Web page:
Citizens, Carne guisada is a delicious Tex-Mex recipe that is extremely popular throughout Texas and other parts of the southwestern United States. Not to be confused with carna asada (which is marinated flank or skirt steak) carne guisada (CAR-nay gee-SA-da) is a beef stew that’s braised low and slow with chiles, onions, tomatoes, spices and, in my case, beer for hours until it creates its own gravy.
It’s offered as a filling at roadside taco stands and food trucks throughout Texas and especially San Antonio, the city where I first discovered it. Besides making a perfect comfort food (and even better leftovers), carne guisada is inexpensive — cheap stew meat is the most expensive component — and it is also easy to prepare.
My version is extremely tasty and makes for a fine family dinner as a taco filling or just on its own – I hope you enjoy this classic tex-mex dish for yourselves, Citizens! 🙂
Battle on – The Generalissimo
2 lbs. stew beef, cut into 1″ cubes
3 tablespoon lard (or vegetable oil, but lard gives the true flavor)
¼ c. flour seasoned with salt and pepper
¼ c. minced red bell pepper
½ c. minced onion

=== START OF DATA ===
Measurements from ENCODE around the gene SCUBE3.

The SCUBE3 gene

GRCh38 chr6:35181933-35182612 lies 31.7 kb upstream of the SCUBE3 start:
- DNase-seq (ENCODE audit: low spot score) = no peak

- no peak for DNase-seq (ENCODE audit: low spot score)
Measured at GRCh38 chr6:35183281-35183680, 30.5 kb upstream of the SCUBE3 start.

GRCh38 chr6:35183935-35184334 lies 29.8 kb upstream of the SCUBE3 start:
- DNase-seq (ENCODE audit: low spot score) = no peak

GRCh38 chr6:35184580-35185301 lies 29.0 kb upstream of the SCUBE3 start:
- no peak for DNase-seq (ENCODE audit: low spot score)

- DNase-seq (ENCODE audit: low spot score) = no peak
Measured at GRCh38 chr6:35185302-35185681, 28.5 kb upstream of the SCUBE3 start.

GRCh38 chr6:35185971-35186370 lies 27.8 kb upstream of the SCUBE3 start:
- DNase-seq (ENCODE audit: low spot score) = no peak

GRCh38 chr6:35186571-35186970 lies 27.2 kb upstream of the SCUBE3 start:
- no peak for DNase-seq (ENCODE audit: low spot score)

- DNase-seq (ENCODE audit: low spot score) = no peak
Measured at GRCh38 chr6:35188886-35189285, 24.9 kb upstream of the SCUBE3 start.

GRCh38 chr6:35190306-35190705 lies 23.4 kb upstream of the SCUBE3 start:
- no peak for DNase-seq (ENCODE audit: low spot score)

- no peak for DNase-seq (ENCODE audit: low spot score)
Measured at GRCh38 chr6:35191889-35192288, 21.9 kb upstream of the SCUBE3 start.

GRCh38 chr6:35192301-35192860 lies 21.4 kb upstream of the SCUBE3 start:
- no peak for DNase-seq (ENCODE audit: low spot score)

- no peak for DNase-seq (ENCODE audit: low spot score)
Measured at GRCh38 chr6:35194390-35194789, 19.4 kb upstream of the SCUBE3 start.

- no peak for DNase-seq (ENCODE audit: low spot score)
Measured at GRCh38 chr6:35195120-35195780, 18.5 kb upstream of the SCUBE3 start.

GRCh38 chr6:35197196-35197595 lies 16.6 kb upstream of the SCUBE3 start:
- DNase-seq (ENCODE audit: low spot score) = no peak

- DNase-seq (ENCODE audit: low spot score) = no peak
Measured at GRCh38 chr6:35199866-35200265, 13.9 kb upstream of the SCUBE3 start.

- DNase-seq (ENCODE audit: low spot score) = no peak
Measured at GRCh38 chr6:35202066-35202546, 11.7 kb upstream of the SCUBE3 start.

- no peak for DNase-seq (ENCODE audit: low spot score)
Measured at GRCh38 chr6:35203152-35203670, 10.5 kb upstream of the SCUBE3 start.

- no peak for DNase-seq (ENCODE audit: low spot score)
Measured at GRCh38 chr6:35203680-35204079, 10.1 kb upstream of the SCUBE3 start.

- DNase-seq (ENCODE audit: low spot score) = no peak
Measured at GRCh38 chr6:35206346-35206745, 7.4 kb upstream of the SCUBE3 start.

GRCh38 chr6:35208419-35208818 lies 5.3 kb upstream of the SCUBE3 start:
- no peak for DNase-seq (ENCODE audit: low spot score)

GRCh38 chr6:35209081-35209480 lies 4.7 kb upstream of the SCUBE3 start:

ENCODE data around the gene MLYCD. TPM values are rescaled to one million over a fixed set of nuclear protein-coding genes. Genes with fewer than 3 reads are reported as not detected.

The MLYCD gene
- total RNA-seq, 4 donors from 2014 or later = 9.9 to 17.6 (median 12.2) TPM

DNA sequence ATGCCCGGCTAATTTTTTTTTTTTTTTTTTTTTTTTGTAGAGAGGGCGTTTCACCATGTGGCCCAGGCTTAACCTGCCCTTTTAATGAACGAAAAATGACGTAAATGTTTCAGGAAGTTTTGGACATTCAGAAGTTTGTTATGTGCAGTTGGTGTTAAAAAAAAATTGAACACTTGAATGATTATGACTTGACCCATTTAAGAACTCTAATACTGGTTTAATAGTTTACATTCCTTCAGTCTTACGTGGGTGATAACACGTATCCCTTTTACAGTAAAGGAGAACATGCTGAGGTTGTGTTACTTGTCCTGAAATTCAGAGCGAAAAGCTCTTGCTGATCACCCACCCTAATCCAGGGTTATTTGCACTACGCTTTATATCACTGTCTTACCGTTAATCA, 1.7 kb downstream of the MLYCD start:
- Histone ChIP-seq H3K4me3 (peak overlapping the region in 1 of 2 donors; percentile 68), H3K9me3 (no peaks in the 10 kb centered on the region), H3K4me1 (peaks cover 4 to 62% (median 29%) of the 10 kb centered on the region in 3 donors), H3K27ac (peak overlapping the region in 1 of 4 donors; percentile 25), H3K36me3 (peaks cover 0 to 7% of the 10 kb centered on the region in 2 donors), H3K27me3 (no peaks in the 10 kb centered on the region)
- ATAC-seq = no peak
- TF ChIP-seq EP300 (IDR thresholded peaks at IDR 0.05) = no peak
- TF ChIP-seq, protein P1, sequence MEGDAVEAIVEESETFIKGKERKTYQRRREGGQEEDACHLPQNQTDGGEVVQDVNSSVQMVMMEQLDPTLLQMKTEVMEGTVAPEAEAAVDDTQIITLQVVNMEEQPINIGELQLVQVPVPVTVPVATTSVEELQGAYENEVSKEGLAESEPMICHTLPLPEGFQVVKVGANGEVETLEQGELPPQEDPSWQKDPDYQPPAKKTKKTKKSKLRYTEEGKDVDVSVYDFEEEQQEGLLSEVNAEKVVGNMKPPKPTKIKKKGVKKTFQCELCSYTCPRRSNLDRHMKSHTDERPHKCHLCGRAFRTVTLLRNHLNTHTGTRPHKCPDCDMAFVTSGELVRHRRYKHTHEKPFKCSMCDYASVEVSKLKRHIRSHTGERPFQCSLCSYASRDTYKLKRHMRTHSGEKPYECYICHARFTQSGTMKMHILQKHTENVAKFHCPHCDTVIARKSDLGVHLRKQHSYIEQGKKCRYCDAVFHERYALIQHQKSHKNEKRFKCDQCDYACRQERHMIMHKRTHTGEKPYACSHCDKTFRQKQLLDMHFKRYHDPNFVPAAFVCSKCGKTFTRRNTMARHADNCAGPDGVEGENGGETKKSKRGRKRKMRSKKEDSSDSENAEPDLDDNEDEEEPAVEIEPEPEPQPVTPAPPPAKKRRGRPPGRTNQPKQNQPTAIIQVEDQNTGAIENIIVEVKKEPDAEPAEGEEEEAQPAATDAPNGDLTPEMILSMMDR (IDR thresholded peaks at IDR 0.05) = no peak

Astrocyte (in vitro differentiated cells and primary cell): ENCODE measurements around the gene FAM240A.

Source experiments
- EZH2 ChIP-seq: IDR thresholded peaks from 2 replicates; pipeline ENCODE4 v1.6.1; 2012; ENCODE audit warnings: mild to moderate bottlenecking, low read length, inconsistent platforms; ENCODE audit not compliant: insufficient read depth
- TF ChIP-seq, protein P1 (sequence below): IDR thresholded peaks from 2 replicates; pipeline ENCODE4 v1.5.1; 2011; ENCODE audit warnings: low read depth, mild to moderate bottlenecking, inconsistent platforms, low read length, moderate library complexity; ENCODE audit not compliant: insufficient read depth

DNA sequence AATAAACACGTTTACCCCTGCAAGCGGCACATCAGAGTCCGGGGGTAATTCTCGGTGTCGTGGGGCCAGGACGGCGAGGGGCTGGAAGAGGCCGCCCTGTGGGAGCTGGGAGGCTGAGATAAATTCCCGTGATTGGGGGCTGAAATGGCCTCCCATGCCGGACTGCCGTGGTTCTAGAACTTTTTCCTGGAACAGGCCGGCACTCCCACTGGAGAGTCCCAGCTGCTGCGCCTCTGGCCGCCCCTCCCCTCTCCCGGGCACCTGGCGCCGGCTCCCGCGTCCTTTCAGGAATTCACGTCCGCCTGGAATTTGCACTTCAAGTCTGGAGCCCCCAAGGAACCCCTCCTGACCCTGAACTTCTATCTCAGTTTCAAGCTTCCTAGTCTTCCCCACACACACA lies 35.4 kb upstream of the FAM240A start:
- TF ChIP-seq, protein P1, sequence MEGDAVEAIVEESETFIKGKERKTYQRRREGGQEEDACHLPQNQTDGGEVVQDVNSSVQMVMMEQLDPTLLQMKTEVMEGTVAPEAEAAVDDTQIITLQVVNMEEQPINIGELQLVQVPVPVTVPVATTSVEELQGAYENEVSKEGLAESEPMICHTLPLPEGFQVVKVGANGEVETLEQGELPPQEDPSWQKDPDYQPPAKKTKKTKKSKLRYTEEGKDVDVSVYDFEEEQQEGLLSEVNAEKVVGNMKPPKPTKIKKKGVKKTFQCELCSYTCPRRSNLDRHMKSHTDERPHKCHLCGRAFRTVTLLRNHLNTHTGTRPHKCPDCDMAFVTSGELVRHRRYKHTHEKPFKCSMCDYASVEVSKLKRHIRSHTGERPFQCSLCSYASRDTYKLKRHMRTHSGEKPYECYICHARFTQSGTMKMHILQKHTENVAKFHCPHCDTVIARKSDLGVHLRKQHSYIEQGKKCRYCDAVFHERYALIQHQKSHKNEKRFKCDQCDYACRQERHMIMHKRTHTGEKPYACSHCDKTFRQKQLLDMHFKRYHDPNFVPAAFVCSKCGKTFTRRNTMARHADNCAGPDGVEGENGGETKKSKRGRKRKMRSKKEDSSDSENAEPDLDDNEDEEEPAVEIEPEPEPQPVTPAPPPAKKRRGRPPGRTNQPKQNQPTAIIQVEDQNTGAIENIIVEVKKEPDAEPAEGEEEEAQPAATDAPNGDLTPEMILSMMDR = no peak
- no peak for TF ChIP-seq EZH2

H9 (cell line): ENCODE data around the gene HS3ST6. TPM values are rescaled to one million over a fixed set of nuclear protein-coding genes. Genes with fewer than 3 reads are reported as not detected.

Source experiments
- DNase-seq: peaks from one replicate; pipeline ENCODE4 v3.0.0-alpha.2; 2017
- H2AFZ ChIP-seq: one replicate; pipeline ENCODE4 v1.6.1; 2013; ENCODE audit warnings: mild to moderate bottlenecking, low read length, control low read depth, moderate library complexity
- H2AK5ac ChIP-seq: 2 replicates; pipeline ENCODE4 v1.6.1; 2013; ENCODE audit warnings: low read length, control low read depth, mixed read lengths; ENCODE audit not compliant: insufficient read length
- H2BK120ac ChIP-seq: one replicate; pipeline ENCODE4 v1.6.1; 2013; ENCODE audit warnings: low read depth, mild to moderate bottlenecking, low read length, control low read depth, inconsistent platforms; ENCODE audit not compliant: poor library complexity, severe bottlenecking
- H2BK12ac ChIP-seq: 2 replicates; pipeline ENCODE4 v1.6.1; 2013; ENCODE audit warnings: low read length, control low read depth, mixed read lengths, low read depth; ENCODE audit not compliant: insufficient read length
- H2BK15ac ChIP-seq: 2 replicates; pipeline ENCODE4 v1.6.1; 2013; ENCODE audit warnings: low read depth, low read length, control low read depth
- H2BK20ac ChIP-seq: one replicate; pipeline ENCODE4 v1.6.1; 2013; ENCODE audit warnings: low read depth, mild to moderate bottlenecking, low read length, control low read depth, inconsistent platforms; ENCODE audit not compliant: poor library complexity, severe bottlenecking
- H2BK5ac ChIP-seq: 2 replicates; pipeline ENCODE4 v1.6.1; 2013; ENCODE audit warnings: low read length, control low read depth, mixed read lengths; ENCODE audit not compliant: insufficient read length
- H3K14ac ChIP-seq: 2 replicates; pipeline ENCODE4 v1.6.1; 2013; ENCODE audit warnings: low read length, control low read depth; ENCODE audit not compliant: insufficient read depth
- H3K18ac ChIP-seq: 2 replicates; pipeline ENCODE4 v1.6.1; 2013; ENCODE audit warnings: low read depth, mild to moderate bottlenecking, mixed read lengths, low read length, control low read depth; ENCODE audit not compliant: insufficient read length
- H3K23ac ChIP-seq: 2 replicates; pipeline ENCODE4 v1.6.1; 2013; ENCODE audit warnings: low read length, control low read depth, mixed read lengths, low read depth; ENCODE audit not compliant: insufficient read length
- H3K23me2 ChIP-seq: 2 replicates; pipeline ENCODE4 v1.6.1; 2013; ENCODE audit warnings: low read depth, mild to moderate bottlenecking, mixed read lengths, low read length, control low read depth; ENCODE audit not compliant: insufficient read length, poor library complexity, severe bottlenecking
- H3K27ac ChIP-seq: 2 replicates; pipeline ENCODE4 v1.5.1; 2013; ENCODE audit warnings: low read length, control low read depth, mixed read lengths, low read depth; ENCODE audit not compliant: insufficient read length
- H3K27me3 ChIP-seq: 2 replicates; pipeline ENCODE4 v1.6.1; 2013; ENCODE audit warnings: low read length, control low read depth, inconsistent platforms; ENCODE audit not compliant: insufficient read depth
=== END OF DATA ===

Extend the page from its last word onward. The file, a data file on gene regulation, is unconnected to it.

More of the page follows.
2 minced tomatoes
1 minced chipotle in adobo, Herdez brand preferred
2 teaspoons chipotle adobo sauce
⅓ c. tomato paste
1 tablespoon Mexican oregano, rubbed between the palms
Salt & pepper to taste
1 minced jalapeno
3 cloves garlic, minced
1 ½ tsp. freshly ground cumin
½ tsp. freshly ground coriander seed
1 ½ tsp. chili powder – only Gebhardt’s brand will suffice for a true Texan! Buy it on Amazon here
¾ teaspoon paprika
2/3 c. beef broth
⅓ c. dark Mexican beer such as Negro Modelo
⅓ c. chopped cilantro
1 bay leaf
Additional cilantro for garnish
Rinse, dry and cut the meat. In a bowl, toss together with the seasoned flour and remove, shaking off the excess.
In a large pot or a Dutch oven, heat the lard or oil over medium-high heat. Brown the meat on all sides (about half a minute per side). Do this in batches if need be; don’t overcrowd the pot. Remove from pot and set aside.
Lower heat to medium. If necessary, add a little more oil to the pot and saute the garlic, onion, bell peppers, jalapenos, chipotle and spices. Stirring often, cook until the vegetables just begin to soften, then and add the tomato paste, chipotles and the adobo sauce, stirring to fully incorporate. Let cook for a few more minutes.
Add the browned beef back to the pot and pour in the beer and tomatoes (plus liquid) and add bay leaf. If the liquid doesn’t completely cover the meat, add a little beer or broth to the pot to cover it. Crank up the heat, bring to a boil, then lower to a simmer. Simmer uncovered on low heat for 2-4 hours (or longer), until the meat starts to soften and break down into strings and the “gravy” thickens. Season to taste with salt and pepper and garnish with cilantro.
Serve with warm flour tortillas.